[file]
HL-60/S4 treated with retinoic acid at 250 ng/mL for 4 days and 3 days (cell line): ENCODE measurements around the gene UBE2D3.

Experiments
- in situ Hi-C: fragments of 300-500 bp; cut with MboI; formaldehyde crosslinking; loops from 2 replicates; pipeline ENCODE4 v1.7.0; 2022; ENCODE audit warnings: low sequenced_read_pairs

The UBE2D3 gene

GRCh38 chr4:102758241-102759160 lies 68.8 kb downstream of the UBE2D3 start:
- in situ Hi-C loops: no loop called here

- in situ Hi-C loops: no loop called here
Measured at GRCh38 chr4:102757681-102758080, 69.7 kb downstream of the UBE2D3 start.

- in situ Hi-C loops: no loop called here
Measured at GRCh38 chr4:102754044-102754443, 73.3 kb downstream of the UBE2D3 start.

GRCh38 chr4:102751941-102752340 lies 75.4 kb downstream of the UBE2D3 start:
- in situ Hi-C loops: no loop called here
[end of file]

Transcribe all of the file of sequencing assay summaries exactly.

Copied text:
HL-60/S4 treated with retinoic acid at 250 ng/mL for 4 days and 3 days (cell line): ENCODE measurements around the gene UBE2D3.

Experiments
- in situ Hi-C: fragments of 300-500 bp; cut with MboI; formaldehyde crosslinking; loops from 2 replicates; pipeline ENCODE4 v1.7.0; 2022; ENCODE audit warnings: low sequenced_read_pairs

The UBE2D3 gene

GRCh38 chr4:102758241-102759160 lies 68.8 kb downstream of the UBE2D3 start:
- in situ Hi-C loops: no loop called here

- in situ Hi-C loops: no loop called here
Measured at GRCh38 chr4:102757681-102758080, 69.7 kb downstream of the UBE2D3 start.

- in situ Hi-C loops: no loop called here
Measured at GRCh38 chr4:102754044-102754443, 73.3 kb downstream of the UBE2D3 start.

GRCh38 chr4:102751941-102752340 lies 75.4 kb downstream of the UBE2D3 start:
- in situ Hi-C loops: no loop called here